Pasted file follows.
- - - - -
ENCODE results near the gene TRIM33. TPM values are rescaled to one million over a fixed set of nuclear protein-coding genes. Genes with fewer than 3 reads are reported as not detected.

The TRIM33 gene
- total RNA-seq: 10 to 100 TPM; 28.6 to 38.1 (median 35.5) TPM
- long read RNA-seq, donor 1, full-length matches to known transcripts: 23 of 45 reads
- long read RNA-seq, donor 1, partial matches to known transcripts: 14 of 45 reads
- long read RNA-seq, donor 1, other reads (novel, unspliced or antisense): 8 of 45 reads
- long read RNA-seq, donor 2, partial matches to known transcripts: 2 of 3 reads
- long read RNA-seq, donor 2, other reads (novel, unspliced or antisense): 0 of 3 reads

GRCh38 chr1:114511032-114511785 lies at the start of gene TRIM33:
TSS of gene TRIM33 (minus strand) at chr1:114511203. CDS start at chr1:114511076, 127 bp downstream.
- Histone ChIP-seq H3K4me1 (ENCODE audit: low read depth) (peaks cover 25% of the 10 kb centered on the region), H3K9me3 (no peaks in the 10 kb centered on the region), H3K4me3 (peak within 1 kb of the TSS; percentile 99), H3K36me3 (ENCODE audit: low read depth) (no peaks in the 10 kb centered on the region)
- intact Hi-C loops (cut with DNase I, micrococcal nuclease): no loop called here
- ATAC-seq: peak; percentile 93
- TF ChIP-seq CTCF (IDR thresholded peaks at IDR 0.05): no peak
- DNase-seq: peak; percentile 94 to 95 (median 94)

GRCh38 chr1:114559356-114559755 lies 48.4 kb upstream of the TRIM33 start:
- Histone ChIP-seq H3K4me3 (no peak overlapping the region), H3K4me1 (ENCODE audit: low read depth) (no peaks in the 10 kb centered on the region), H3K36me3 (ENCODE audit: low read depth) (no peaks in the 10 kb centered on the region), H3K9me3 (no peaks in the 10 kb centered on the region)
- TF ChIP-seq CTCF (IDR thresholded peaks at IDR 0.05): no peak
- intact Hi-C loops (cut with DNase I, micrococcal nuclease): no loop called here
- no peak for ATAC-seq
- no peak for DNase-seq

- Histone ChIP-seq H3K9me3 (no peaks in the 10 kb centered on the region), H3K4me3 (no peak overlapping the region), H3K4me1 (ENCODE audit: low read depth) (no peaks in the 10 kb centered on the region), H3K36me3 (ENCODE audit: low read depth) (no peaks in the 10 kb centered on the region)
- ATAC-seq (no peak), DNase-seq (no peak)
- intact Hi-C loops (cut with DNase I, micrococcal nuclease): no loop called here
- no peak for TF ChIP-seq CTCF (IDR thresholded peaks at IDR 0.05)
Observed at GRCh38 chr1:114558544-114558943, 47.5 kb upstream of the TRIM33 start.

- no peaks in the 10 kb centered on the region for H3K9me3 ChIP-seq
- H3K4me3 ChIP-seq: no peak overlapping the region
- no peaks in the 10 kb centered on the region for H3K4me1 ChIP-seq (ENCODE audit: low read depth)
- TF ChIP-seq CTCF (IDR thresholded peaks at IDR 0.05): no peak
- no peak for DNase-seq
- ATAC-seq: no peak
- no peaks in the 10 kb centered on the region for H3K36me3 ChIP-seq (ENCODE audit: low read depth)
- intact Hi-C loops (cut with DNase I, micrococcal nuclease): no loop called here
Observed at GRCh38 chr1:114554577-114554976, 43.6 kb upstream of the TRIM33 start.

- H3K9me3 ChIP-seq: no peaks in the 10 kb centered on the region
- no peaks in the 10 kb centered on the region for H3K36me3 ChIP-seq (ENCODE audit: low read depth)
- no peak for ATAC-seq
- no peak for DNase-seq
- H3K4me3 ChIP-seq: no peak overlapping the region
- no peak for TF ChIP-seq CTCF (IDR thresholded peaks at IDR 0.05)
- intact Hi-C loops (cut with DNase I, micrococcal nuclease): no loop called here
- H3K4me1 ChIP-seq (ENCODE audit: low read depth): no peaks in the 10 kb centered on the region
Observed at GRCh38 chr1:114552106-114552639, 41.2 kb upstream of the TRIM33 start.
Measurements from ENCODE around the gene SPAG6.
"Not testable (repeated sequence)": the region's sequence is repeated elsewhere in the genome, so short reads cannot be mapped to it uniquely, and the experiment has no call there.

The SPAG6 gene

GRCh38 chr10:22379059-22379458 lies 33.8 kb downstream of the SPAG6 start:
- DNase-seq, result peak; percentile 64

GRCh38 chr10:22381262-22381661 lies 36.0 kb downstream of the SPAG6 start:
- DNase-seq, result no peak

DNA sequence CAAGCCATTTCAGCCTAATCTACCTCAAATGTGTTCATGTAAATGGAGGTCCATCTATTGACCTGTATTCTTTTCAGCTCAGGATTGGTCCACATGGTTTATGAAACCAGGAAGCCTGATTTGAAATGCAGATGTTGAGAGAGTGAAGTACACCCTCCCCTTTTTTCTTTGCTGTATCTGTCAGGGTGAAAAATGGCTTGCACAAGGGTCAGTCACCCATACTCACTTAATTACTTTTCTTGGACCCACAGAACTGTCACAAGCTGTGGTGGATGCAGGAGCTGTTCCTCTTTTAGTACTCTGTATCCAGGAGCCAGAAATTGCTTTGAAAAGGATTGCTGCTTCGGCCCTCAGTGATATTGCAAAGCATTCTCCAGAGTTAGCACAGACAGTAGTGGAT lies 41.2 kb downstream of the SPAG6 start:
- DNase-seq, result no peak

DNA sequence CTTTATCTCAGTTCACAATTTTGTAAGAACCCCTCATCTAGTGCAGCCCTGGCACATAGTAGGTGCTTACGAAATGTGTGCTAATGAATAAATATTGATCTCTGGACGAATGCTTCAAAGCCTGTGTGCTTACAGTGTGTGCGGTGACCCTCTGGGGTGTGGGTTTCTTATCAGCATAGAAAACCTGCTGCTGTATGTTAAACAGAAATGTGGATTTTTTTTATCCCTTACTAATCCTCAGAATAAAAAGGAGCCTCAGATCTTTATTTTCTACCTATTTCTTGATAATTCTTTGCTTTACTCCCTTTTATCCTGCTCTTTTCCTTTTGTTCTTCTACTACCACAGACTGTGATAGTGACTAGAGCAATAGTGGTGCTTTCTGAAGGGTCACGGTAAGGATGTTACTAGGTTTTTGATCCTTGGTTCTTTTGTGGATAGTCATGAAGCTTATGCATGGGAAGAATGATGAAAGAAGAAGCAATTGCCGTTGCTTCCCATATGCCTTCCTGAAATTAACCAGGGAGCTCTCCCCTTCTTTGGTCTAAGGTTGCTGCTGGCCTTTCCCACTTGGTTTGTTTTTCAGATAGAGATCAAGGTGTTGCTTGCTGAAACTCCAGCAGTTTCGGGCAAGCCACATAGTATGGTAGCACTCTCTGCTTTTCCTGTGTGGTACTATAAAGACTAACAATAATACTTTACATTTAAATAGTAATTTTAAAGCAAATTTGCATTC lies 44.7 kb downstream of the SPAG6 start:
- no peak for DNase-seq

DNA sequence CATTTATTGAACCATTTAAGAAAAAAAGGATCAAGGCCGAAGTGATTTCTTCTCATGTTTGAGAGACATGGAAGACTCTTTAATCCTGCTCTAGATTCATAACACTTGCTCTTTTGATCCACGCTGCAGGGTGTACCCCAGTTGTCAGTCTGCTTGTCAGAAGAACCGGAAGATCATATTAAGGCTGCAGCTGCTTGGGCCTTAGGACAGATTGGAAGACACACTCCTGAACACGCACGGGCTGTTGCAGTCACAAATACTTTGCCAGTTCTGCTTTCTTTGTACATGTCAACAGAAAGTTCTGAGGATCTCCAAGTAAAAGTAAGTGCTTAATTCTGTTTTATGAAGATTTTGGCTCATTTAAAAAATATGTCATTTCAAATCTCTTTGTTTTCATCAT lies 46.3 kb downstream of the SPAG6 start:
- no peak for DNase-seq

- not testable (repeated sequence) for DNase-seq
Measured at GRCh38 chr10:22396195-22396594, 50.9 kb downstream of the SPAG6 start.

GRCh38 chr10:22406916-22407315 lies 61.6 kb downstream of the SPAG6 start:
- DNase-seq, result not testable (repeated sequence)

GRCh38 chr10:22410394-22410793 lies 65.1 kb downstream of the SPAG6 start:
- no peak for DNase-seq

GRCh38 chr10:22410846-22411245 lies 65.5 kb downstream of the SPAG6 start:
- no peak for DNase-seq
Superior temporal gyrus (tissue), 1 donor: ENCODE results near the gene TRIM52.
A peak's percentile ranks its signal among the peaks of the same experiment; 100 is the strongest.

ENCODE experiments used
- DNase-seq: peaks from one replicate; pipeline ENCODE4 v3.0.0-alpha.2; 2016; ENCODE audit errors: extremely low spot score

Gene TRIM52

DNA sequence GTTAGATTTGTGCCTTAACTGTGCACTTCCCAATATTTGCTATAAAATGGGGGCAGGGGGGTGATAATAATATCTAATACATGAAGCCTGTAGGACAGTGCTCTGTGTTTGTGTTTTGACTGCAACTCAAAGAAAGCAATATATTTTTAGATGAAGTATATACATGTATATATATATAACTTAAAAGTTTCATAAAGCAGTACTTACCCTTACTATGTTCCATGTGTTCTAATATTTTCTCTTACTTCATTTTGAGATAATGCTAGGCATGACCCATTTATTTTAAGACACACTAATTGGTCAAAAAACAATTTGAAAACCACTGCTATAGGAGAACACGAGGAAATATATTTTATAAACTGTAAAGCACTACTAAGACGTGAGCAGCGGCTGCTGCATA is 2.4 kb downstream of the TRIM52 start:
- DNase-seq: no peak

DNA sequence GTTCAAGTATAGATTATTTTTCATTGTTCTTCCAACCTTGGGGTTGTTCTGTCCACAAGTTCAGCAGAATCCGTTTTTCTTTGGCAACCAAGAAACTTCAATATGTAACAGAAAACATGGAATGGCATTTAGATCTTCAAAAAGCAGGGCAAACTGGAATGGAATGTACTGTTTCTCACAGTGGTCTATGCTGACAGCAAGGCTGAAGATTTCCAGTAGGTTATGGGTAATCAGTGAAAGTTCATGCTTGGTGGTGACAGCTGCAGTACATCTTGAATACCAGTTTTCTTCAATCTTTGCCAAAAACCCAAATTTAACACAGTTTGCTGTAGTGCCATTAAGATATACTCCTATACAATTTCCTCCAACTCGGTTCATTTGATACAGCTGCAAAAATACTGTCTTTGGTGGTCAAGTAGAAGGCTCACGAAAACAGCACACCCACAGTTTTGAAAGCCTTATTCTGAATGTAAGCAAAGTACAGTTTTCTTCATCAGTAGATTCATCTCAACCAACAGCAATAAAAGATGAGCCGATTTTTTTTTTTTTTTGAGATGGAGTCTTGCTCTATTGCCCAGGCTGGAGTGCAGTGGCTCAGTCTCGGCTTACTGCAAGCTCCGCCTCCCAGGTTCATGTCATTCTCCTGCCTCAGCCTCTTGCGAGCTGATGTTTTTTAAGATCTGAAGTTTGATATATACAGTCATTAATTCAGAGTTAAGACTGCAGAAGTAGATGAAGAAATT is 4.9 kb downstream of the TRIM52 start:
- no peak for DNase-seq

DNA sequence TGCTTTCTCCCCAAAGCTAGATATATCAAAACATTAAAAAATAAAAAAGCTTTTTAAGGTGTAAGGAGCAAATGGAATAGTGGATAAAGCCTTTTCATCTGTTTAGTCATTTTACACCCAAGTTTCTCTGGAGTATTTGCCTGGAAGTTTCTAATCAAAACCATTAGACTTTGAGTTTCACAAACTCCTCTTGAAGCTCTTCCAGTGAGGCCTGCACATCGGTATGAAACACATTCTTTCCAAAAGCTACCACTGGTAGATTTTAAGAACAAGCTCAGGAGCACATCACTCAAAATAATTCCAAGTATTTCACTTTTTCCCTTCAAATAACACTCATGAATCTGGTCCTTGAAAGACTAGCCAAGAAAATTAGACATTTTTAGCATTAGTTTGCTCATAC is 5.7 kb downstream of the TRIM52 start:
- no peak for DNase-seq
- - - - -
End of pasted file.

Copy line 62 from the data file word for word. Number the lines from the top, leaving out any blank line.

GRCh38 chr10:22410394-22410793 lies 65.1 kb downstream of the SPAG6 start: